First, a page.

In our September 2018 follow-up blog post, we demonstrated that because this data sample was relatively large, we can be quite confident that our statistical estimate of cases ending in settlement/withdrawal (currently 54%) has a low margin of error (hereafter abbreviated “MOE”). That is, our estimate (specifically, 54% ± 2%, with 95% confidence) is likely to be representative of the entire “population” of all international arbitration cases, when viewed as an aggregate across all case types and case regions. We invite the interested reader to review our September 2018 blog post, which includes a primer on how to compute the MOE while explaining, in accessible language, what the MOE actually means from a statistical standpoint.
However, just as having a large sample size yields a narrow MOE, a smaller sample size typically results in a wider MOE, given the same 95% level of confidence. And while the aggregate estimate of 54% (±2%) of cases ending in settlement/withdrawal speaks to the potential power of arbitration as a settlement tool in a broad sense, parties are likely to be more interested in estimates that pertain to a specific case type, or to a specific geographic region in which the arbitration took place, or perhaps to other, even narrower data segments extracted from the spectrum of international commercial arbitration. More specific criteria will, necessarily, reduce the size of the data sample to be analyzed. Here, we use selected results from analyzing the DRD database to demonstrate the effect of sample size on MOE, and we discuss how stakeholders may interpret such results with varying degrees of confidence.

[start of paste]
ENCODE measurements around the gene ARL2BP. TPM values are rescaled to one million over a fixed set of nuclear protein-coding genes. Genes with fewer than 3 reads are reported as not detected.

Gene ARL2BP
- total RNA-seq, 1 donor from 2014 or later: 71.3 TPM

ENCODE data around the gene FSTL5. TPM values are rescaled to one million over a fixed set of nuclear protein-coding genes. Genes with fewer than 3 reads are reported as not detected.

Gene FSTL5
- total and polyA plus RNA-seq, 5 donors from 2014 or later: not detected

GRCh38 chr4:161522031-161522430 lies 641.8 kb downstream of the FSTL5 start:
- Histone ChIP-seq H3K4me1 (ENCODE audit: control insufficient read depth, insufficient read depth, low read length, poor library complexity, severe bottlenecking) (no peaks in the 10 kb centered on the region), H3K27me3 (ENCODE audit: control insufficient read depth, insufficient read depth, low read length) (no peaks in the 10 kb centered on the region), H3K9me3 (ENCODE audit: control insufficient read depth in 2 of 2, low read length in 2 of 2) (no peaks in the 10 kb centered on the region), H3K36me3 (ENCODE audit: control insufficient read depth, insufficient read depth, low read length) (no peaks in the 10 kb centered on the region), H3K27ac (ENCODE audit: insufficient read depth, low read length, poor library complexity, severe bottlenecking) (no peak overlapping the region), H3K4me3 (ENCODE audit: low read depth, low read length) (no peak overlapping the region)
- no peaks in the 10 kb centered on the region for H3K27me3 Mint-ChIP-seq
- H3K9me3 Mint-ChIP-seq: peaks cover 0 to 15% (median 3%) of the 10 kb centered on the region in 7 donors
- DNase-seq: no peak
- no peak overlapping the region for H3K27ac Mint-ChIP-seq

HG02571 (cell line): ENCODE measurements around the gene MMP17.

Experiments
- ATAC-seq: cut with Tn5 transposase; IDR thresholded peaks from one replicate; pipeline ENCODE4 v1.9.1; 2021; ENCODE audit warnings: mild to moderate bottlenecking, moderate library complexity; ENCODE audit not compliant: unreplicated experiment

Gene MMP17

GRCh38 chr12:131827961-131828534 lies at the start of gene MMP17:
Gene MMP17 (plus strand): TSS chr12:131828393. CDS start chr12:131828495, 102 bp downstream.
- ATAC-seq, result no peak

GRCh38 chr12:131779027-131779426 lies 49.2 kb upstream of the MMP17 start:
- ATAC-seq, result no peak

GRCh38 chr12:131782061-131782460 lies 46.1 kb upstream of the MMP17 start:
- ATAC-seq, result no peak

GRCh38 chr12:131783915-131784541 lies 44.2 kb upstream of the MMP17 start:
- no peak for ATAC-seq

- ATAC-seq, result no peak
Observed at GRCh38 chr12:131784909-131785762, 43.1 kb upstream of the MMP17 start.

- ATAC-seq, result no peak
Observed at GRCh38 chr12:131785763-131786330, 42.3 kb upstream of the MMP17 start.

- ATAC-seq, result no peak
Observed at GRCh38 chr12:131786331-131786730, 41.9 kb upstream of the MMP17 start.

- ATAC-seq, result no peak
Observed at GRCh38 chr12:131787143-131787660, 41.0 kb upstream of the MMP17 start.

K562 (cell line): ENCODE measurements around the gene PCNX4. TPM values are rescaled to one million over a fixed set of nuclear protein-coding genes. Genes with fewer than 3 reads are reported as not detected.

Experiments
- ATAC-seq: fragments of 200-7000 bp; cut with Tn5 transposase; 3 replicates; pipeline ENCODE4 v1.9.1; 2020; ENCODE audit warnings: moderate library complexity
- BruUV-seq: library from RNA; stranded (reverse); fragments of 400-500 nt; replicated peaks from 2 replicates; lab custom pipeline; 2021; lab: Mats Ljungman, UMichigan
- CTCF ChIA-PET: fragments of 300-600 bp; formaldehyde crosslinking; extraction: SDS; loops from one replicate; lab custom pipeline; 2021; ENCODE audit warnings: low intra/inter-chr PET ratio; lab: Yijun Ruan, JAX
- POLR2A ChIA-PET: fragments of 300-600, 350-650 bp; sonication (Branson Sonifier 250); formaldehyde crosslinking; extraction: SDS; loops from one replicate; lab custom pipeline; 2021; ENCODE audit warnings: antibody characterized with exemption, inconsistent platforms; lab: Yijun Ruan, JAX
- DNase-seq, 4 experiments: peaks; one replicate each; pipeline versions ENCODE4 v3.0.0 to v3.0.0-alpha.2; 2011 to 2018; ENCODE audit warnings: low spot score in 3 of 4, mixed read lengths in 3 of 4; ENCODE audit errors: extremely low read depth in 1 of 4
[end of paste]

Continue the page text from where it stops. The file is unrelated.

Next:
For example, let us consider how the proportion of cases resulting in settlement/withdrawal varies by case type. In the DRD repository, the four largest sectors (by number of cases entered in the database) presently include commercial contracts (817 cases), hospitality & travel (456), construction (369), and wholesale & retail trade (314). From Figure 1, we can see that in all but one of these case types, settlement/withdrawal is the most frequent outcome, but in addition, the MOE varies inversely with the number of cases.